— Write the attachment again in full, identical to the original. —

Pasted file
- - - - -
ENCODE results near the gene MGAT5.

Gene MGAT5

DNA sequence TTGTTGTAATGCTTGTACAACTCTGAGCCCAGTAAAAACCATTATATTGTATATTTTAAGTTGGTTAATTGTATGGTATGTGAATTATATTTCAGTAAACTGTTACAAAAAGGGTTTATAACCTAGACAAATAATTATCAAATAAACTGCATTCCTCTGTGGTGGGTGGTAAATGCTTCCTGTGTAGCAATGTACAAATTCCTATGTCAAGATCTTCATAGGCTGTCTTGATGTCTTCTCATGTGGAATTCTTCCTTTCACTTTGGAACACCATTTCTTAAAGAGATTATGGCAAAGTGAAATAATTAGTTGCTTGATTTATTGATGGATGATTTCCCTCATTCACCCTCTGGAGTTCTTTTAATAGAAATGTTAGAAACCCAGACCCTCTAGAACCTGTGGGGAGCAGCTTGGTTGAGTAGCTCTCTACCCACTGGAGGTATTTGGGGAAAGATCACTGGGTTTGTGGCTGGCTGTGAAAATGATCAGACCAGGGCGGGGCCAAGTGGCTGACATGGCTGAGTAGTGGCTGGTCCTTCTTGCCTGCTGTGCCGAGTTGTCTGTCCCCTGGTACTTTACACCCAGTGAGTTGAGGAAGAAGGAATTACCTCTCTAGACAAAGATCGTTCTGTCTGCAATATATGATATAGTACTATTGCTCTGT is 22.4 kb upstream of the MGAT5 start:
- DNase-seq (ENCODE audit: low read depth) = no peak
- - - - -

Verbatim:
ENCODE results near the gene MGAT5.

Gene MGAT5

DNA sequence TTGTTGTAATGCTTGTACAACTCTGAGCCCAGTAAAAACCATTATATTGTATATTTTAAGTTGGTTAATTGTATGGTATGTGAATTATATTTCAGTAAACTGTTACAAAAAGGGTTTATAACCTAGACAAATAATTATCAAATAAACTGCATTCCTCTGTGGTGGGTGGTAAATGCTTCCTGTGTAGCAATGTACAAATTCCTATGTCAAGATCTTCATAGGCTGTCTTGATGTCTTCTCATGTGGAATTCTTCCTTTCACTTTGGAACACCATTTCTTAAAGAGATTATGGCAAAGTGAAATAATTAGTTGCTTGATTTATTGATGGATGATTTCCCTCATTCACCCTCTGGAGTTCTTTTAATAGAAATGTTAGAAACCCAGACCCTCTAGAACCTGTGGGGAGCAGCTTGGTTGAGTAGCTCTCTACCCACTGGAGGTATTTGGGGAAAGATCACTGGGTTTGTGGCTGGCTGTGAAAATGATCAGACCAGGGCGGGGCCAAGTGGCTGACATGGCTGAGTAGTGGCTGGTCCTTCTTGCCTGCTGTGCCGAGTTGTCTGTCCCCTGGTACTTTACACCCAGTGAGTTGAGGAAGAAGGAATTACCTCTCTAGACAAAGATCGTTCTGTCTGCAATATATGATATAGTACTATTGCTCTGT is 22.4 kb upstream of the MGAT5 start:
- DNase-seq (ENCODE audit: low read depth) = no peak